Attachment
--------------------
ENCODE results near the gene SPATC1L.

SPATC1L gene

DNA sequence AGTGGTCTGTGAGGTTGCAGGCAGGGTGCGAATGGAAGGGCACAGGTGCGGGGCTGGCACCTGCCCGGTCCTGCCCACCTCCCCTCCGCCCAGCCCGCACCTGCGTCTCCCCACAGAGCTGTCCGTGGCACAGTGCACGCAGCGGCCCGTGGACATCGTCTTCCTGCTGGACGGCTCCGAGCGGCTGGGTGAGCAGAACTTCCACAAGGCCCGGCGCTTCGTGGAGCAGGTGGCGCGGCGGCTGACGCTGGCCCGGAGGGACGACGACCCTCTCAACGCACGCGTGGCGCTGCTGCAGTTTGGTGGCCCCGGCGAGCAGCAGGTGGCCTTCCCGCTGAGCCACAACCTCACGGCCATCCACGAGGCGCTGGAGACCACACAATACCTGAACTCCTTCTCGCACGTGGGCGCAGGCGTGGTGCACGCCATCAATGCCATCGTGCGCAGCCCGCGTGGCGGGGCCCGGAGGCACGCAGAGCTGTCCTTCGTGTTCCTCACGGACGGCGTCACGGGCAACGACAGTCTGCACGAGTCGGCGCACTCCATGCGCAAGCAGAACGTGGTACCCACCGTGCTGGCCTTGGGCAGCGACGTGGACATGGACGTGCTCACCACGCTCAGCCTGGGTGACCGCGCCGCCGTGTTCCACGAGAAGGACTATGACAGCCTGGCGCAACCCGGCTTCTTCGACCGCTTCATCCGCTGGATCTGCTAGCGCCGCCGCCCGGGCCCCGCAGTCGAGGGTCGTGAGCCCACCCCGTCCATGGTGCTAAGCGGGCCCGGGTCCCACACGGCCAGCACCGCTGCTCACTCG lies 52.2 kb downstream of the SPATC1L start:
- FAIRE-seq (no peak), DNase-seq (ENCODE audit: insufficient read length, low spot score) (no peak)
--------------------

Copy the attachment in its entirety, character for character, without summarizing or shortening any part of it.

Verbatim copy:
ENCODE results near the gene SPATC1L.

SPATC1L gene

DNA sequence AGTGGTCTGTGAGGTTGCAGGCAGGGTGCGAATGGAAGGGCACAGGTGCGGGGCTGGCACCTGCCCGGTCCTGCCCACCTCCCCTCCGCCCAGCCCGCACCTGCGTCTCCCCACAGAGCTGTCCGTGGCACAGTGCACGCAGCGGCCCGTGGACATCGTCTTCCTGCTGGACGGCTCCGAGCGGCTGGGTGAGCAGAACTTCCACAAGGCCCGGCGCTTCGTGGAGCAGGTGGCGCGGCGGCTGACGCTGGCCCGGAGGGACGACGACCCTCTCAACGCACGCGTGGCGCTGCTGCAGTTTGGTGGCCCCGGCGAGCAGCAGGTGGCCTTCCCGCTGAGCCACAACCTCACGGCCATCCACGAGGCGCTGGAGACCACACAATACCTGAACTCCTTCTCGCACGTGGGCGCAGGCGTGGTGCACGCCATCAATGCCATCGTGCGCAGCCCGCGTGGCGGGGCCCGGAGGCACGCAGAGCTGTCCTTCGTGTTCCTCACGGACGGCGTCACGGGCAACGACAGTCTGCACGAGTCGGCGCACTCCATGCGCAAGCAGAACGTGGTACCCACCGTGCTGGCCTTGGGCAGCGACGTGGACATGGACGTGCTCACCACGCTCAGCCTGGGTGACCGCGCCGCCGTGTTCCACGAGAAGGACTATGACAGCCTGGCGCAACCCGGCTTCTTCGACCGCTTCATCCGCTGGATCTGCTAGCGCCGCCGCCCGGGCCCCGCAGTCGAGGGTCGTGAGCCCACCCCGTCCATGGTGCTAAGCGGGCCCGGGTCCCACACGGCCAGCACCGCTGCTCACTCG lies 52.2 kb downstream of the SPATC1L start:
- FAIRE-seq (no peak), DNase-seq (ENCODE audit: insufficient read length, low spot score) (no peak)